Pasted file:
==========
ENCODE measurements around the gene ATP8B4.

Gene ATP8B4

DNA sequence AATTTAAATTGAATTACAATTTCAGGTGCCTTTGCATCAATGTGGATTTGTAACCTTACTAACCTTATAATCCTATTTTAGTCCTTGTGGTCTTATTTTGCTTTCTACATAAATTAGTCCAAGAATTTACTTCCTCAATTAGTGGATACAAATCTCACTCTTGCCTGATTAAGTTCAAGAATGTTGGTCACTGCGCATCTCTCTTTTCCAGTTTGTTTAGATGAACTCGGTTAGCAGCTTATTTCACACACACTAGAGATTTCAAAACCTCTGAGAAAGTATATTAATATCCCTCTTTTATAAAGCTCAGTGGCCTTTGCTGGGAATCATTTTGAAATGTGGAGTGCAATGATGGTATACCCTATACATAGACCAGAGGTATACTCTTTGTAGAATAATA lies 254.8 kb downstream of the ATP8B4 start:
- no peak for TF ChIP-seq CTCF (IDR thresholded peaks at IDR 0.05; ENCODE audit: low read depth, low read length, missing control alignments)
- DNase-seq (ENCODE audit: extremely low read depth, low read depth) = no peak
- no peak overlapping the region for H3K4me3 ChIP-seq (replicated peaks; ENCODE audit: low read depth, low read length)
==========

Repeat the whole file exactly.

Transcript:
ENCODE measurements around the gene ATP8B4.

Gene ATP8B4

DNA sequence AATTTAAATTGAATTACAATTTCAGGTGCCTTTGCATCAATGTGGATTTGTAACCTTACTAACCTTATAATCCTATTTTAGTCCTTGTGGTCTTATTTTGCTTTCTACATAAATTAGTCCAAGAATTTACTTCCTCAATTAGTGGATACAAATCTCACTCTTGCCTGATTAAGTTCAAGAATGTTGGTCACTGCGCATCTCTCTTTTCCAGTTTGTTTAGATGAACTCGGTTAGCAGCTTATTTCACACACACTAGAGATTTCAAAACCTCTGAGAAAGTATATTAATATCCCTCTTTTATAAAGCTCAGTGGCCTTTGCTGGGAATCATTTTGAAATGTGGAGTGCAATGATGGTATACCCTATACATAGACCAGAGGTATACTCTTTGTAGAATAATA lies 254.8 kb downstream of the ATP8B4 start:
- no peak for TF ChIP-seq CTCF (IDR thresholded peaks at IDR 0.05; ENCODE audit: low read depth, low read length, missing control alignments)
- DNase-seq (ENCODE audit: extremely low read depth, low read depth) = no peak
- no peak overlapping the region for H3K4me3 ChIP-seq (replicated peaks; ENCODE audit: low read depth, low read length)